The following frequently asked questions and additional information are taken from an interview with Lynn Ward, founder and CEO of Door Consultants. The entire interview can be viewed here:
Who do you service?
We service schools, churches, condominiums, and homeowners. We often do emergency repairs for home or building owners who have had a break-in.
What does your company do?
We will replace the door, whether it be residential wood door or commercial steel, install new locks, make the necessary repairs to the frame. In some cases, for insurance companies, we have to arrange for the finishing of the door, such as the staining and varnishing or painting of the door to put it back into the condition it was in before it was broken into.
Can you tell me about types of doors and their differences?
One of the things that is confusing to most homeowners is when they look at a door they have no idea what kind of a door it is. They don't know if it's a flush or if it's a panel door.
A panel door has a design to it. It can't be described with 2 or 3 measurements. This is an imitation panel door, it has the styles and rails and it happens to have a panel. This is an unusual construction, it's actually a solid core door, not a very good door, great for interior but not for anyone's exterior.
Most doors I install are the flush design. You can describe this with a few measurements, the width, the height, and the thickness. These doors are inherently much tougher than the panel door, so we prefer to use these doors.
Most doors in the city are metal skinned doors, but are they really that strong?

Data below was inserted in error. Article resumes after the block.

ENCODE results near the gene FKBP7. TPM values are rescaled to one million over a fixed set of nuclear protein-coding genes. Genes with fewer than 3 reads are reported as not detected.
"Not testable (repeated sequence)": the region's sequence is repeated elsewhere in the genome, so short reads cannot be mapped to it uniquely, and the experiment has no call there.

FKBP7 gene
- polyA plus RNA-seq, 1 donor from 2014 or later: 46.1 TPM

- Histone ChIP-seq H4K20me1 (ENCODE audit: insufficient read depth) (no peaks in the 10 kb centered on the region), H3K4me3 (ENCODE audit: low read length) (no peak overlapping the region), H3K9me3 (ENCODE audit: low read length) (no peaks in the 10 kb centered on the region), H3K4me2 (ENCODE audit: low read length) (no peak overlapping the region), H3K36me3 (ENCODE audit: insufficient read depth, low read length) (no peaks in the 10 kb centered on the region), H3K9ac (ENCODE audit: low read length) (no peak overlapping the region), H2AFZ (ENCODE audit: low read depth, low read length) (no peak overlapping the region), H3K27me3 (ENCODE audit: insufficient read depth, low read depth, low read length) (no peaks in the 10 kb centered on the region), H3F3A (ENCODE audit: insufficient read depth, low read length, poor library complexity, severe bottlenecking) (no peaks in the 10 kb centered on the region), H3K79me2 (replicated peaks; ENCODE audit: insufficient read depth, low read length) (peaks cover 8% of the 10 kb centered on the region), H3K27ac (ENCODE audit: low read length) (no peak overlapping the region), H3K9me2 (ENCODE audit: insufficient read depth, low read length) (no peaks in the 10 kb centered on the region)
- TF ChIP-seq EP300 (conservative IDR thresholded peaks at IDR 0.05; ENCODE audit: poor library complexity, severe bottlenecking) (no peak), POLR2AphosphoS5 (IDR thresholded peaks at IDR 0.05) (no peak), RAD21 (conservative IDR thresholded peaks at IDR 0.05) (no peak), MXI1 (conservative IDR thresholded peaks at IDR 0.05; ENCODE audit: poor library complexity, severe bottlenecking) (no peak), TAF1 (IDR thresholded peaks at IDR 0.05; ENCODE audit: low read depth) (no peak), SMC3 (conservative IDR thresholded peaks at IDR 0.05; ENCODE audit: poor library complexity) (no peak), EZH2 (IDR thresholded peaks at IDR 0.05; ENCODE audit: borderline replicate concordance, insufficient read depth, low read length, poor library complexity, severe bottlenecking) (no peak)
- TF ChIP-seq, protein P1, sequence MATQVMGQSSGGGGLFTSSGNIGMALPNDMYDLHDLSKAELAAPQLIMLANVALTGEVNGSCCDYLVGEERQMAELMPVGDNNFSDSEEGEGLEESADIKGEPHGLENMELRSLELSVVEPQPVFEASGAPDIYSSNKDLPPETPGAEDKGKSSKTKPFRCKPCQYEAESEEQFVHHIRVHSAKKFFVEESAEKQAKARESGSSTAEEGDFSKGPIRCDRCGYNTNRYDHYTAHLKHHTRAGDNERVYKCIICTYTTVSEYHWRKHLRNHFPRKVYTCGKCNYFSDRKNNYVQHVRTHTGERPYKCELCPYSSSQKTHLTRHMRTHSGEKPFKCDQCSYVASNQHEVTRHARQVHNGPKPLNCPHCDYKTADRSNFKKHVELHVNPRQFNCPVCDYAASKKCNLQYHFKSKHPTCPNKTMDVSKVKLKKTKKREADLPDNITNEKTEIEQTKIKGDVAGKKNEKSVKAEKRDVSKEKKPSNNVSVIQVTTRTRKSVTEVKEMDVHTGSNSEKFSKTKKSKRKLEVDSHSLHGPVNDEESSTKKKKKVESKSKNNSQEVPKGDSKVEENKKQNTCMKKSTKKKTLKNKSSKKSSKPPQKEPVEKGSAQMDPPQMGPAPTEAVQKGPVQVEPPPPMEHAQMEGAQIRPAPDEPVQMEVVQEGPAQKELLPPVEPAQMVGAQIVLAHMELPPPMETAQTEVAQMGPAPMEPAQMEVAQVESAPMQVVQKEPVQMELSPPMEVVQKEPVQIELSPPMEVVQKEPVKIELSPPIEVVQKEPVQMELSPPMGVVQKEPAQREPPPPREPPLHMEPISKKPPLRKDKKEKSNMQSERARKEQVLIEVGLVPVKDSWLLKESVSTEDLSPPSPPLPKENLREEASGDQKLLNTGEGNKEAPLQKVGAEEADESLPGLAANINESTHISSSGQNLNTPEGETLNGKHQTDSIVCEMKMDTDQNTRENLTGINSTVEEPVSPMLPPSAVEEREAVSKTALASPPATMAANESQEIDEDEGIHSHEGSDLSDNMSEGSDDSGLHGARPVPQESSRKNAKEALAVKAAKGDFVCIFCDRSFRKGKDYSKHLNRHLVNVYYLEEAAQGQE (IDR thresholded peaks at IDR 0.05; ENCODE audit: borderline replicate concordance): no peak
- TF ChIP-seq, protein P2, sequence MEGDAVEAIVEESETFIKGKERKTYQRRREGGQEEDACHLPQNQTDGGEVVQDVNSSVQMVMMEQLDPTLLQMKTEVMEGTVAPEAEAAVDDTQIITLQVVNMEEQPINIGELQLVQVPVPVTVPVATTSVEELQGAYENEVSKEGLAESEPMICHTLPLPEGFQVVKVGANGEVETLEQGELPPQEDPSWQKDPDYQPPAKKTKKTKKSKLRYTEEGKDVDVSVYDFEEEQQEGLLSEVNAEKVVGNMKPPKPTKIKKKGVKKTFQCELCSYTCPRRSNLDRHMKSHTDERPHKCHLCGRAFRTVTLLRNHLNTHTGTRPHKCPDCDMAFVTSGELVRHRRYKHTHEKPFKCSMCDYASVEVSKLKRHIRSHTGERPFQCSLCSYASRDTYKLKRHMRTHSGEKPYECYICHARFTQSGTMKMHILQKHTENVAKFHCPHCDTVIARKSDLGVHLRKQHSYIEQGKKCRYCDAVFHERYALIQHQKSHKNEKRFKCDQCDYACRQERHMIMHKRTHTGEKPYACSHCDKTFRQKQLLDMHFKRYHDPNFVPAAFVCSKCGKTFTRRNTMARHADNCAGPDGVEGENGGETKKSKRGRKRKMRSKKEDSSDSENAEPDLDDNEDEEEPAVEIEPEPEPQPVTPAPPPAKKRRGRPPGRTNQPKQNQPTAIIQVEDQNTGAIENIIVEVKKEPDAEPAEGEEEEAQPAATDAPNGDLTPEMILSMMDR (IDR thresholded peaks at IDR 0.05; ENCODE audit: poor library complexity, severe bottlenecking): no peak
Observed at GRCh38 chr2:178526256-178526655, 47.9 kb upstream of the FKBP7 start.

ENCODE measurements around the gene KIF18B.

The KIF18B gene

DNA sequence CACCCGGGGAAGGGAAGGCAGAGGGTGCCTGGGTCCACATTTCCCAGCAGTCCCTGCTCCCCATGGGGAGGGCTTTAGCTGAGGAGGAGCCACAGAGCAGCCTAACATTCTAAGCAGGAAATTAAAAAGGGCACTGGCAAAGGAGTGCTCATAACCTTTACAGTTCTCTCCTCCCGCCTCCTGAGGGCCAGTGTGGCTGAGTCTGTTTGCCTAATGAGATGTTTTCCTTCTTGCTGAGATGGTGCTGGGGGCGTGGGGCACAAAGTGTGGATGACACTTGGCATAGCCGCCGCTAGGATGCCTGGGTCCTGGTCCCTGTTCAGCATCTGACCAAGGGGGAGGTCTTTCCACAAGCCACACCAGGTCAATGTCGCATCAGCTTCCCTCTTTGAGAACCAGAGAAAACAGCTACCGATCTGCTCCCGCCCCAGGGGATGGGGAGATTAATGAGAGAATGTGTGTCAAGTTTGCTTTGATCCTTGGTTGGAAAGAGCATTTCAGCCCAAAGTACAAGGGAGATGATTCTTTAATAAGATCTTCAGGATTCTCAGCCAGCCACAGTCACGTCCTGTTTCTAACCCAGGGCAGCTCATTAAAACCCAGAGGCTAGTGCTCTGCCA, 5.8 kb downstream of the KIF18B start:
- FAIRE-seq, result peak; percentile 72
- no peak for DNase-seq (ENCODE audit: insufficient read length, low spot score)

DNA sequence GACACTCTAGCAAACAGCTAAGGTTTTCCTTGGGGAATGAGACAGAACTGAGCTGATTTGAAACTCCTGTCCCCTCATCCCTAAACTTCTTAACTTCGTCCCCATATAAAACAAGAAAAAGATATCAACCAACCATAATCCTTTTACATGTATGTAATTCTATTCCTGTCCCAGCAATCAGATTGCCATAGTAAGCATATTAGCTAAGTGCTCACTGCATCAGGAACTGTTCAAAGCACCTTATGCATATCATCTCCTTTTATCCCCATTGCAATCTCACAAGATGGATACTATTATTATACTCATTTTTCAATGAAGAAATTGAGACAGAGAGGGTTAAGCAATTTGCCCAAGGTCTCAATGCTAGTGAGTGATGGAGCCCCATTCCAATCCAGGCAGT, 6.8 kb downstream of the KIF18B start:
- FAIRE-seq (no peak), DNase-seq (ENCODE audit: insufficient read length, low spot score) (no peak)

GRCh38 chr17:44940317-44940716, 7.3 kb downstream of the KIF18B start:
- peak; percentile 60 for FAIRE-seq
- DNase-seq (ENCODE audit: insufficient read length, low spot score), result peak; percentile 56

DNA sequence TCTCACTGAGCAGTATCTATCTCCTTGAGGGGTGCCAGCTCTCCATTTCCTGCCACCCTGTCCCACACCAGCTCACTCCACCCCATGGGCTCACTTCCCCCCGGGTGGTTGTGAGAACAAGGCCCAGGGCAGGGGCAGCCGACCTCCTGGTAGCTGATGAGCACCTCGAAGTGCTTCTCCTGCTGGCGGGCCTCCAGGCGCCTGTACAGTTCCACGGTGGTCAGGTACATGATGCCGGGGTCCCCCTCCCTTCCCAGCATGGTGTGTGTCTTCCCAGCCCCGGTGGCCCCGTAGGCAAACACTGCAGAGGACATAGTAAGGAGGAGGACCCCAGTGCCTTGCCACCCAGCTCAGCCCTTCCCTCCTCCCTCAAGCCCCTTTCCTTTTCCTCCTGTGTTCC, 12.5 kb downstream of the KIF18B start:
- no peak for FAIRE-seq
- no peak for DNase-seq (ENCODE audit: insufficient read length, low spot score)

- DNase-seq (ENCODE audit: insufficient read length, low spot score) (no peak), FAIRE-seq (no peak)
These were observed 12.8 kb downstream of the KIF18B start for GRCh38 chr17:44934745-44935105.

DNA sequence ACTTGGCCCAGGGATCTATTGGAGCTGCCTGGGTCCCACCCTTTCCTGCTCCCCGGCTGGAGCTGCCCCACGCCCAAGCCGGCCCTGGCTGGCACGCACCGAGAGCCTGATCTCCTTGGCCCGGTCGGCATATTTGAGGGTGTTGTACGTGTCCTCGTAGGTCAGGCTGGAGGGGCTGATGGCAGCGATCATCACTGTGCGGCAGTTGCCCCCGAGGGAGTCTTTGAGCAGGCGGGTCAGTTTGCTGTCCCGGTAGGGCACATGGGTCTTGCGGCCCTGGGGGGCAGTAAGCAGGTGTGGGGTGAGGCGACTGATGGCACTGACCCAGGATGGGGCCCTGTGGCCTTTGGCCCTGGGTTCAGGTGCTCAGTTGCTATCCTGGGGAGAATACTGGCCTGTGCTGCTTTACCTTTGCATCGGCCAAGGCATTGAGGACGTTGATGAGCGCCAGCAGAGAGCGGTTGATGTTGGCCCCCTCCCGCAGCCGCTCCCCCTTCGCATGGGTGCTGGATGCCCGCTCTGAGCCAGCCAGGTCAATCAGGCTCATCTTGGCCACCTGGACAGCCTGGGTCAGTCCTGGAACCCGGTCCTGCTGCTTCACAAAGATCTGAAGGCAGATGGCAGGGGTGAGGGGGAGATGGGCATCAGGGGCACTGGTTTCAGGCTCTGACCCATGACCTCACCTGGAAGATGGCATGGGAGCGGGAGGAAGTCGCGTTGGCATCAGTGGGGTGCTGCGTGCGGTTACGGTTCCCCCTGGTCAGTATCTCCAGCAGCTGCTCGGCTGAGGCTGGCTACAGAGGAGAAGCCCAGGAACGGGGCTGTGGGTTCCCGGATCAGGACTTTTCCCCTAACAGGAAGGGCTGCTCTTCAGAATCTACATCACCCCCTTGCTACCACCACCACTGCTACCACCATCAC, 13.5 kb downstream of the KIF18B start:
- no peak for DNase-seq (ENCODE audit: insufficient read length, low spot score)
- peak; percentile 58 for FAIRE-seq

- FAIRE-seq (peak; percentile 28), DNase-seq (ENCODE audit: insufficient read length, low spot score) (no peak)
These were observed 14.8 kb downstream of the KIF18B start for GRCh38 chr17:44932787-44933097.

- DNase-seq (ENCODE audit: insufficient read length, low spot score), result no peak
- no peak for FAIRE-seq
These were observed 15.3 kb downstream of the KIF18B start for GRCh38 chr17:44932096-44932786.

That type of metal skin door is what has probably been installed in about 95% of all the homes that have been built here in the city, especially condominiums, in the last twenty years. That door does have a tendency to give out when people kick on them. As long as no one kicks on them they'll last awhile until the frame that they're mounted in will rust out.
What would you replace the metal-skinned door with?
Well if someone had a metal skinned door with that styrofoam inside I would put this (a flush) door on. The difficulty is that this door weighs about 80 pounds where the metal skin door only weighs about 15. So we have to reinforce the frame to even begin to hold this door. We do that with larger hinges, and sometimes we take off the trim on the hinge side of the door and put a steel plate behind the frame and actually put the hinges on that through the frame then into the steel plate to hold the weight.
When should buildings hire you?